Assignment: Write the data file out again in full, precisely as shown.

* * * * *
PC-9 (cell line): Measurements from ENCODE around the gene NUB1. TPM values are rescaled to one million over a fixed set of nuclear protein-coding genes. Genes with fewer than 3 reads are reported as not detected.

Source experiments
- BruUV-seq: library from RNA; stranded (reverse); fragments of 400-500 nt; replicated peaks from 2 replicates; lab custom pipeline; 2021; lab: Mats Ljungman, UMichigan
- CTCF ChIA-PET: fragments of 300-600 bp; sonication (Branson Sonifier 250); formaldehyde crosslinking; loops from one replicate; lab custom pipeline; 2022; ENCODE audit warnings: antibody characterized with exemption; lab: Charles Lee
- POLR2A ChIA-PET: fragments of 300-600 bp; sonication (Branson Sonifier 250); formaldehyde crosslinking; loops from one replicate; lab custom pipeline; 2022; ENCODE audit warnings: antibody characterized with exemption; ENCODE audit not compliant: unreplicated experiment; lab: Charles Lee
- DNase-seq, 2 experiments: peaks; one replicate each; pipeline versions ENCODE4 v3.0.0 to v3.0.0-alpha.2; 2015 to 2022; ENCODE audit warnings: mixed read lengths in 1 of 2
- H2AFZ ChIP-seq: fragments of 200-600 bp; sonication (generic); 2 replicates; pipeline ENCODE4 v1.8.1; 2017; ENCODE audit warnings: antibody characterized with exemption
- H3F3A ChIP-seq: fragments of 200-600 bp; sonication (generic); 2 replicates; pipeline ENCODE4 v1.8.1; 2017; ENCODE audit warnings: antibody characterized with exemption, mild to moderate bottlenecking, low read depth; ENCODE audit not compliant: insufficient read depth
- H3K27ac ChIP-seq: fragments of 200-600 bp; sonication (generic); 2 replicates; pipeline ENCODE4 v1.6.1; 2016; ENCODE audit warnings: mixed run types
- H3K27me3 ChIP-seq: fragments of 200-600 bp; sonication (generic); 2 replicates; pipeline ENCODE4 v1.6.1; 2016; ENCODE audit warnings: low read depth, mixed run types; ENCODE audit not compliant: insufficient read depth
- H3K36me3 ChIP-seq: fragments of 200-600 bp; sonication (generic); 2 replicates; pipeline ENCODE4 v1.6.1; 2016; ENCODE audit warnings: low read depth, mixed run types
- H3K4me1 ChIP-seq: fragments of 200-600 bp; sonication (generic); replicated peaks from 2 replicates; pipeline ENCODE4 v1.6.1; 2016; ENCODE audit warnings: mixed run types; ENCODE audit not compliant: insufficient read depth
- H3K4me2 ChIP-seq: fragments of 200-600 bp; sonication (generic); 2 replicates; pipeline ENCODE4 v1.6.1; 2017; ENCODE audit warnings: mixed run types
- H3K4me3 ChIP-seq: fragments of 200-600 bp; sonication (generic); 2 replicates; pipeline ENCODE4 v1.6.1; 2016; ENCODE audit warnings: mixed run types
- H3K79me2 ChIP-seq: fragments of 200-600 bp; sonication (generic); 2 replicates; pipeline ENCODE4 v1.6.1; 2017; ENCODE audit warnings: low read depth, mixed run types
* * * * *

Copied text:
PC-9 (cell line): Measurements from ENCODE around the gene NUB1. TPM values are rescaled to one million over a fixed set of nuclear protein-coding genes. Genes with fewer than 3 reads are reported as not detected.

Source experiments
- BruUV-seq: library from RNA; stranded (reverse); fragments of 400-500 nt; replicated peaks from 2 replicates; lab custom pipeline; 2021; lab: Mats Ljungman, UMichigan
- CTCF ChIA-PET: fragments of 300-600 bp; sonication (Branson Sonifier 250); formaldehyde crosslinking; loops from one replicate; lab custom pipeline; 2022; ENCODE audit warnings: antibody characterized with exemption; lab: Charles Lee
- POLR2A ChIA-PET: fragments of 300-600 bp; sonication (Branson Sonifier 250); formaldehyde crosslinking; loops from one replicate; lab custom pipeline; 2022; ENCODE audit warnings: antibody characterized with exemption; ENCODE audit not compliant: unreplicated experiment; lab: Charles Lee
- DNase-seq, 2 experiments: peaks; one replicate each; pipeline versions ENCODE4 v3.0.0 to v3.0.0-alpha.2; 2015 to 2022; ENCODE audit warnings: mixed read lengths in 1 of 2
- H2AFZ ChIP-seq: fragments of 200-600 bp; sonication (generic); 2 replicates; pipeline ENCODE4 v1.8.1; 2017; ENCODE audit warnings: antibody characterized with exemption
- H3F3A ChIP-seq: fragments of 200-600 bp; sonication (generic); 2 replicates; pipeline ENCODE4 v1.8.1; 2017; ENCODE audit warnings: antibody characterized with exemption, mild to moderate bottlenecking, low read depth; ENCODE audit not compliant: insufficient read depth
- H3K27ac ChIP-seq: fragments of 200-600 bp; sonication (generic); 2 replicates; pipeline ENCODE4 v1.6.1; 2016; ENCODE audit warnings: mixed run types
- H3K27me3 ChIP-seq: fragments of 200-600 bp; sonication (generic); 2 replicates; pipeline ENCODE4 v1.6.1; 2016; ENCODE audit warnings: low read depth, mixed run types; ENCODE audit not compliant: insufficient read depth
- H3K36me3 ChIP-seq: fragments of 200-600 bp; sonication (generic); 2 replicates; pipeline ENCODE4 v1.6.1; 2016; ENCODE audit warnings: low read depth, mixed run types
- H3K4me1 ChIP-seq: fragments of 200-600 bp; sonication (generic); replicated peaks from 2 replicates; pipeline ENCODE4 v1.6.1; 2016; ENCODE audit warnings: mixed run types; ENCODE audit not compliant: insufficient read depth
- H3K4me2 ChIP-seq: fragments of 200-600 bp; sonication (generic); 2 replicates; pipeline ENCODE4 v1.6.1; 2017; ENCODE audit warnings: mixed run types
- H3K4me3 ChIP-seq: fragments of 200-600 bp; sonication (generic); 2 replicates; pipeline ENCODE4 v1.6.1; 2016; ENCODE audit warnings: mixed run types
- H3K79me2 ChIP-seq: fragments of 200-600 bp; sonication (generic); 2 replicates; pipeline ENCODE4 v1.6.1; 2017; ENCODE audit warnings: low read depth, mixed run types